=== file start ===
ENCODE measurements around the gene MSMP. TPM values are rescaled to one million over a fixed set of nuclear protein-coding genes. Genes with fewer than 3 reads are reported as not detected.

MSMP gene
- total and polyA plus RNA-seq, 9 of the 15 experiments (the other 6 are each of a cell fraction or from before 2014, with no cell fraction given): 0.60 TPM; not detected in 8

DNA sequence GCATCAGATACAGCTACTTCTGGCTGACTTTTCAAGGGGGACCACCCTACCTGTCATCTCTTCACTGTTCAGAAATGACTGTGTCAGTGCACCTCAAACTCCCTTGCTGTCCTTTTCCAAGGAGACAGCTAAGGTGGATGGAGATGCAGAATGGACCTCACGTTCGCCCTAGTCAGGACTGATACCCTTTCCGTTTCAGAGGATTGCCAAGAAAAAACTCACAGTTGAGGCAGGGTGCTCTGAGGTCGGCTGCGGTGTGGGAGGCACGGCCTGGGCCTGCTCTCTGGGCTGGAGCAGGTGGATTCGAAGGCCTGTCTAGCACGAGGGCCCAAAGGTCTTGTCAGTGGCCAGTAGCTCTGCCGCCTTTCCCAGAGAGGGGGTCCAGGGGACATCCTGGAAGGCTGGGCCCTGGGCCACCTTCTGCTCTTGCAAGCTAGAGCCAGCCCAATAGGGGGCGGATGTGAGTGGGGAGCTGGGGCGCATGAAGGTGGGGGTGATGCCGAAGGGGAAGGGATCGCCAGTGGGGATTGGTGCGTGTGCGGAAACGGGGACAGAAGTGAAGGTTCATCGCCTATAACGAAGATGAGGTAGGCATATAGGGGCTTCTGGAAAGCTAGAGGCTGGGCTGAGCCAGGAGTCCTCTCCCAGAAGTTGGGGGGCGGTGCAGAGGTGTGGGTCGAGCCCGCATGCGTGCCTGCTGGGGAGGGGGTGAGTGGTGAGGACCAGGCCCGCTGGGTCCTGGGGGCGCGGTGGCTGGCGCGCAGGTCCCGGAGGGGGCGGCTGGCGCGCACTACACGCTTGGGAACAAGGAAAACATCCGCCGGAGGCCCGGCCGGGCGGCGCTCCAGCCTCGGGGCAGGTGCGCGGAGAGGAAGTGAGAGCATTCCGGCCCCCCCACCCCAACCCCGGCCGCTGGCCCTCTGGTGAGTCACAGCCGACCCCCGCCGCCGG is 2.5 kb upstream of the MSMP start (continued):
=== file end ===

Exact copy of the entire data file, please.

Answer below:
ENCODE measurements around the gene MSMP. TPM values are rescaled to one million over a fixed set of nuclear protein-coding genes. Genes with fewer than 3 reads are reported as not detected.

MSMP gene
- total and polyA plus RNA-seq, 9 of the 15 experiments (the other 6 are each of a cell fraction or from before 2014, with no cell fraction given): 0.60 TPM; not detected in 8

DNA sequence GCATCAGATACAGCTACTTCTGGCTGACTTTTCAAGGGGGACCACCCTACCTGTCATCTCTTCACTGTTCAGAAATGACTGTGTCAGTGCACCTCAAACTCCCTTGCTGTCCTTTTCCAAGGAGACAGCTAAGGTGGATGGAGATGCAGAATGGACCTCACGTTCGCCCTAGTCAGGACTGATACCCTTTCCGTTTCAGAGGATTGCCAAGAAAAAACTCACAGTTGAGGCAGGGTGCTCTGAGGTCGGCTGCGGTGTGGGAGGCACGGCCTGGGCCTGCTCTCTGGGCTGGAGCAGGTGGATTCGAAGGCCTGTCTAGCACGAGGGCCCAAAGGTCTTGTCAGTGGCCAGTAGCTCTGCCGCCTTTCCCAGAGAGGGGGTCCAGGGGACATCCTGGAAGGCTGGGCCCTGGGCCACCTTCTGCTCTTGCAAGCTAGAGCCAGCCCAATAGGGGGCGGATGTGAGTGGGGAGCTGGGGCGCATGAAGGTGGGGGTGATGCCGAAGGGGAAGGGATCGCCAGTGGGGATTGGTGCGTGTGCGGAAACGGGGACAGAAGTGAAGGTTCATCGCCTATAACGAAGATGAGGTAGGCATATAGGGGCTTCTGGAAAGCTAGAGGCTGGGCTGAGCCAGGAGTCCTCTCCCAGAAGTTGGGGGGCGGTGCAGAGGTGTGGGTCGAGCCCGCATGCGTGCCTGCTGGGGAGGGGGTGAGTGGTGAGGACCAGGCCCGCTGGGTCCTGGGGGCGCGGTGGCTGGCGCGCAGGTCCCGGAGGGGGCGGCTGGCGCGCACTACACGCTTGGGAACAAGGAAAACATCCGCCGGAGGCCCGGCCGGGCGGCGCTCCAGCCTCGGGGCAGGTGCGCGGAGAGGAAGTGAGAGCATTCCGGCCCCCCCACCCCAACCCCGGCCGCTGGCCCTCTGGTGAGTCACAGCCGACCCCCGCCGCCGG is 2.5 kb upstream of the MSMP start (continued):